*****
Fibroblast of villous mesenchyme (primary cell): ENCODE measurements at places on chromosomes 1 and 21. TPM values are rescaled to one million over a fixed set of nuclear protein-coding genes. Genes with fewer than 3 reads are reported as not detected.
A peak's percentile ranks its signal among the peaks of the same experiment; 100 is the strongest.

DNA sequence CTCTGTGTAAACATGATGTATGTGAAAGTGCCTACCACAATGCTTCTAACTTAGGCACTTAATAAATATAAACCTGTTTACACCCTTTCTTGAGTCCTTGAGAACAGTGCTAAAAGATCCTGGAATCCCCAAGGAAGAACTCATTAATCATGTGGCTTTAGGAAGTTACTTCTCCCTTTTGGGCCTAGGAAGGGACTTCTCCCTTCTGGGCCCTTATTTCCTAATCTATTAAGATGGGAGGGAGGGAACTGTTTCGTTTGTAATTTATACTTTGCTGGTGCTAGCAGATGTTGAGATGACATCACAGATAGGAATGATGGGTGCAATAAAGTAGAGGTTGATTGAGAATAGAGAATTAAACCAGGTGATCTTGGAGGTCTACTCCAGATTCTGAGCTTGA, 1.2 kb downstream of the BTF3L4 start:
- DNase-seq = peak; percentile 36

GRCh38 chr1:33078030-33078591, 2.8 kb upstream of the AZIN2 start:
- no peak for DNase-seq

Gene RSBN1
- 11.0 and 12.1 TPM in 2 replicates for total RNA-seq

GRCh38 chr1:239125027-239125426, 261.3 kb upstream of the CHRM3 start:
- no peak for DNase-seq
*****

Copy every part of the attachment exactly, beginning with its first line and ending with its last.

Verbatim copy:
Fibroblast of villous mesenchyme (primary cell): ENCODE measurements at places on chromosomes 1 and 21. TPM values are rescaled to one million over a fixed set of nuclear protein-coding genes. Genes with fewer than 3 reads are reported as not detected.
A peak's percentile ranks its signal among the peaks of the same experiment; 100 is the strongest.

DNA sequence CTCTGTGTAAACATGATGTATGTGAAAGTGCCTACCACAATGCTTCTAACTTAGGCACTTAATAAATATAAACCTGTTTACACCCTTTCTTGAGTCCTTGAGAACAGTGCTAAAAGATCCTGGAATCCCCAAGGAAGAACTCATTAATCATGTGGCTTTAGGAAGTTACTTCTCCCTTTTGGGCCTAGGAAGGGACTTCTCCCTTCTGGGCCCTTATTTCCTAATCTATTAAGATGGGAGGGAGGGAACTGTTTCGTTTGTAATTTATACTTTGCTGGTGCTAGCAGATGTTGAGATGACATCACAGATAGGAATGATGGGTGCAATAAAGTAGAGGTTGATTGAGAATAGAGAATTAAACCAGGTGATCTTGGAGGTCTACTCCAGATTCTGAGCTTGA, 1.2 kb downstream of the BTF3L4 start:
- DNase-seq = peak; percentile 36

GRCh38 chr1:33078030-33078591, 2.8 kb upstream of the AZIN2 start:
- no peak for DNase-seq

Gene RSBN1
- 11.0 and 12.1 TPM in 2 replicates for total RNA-seq

GRCh38 chr1:239125027-239125426, 261.3 kb upstream of the CHRM3 start:
- no peak for DNase-seq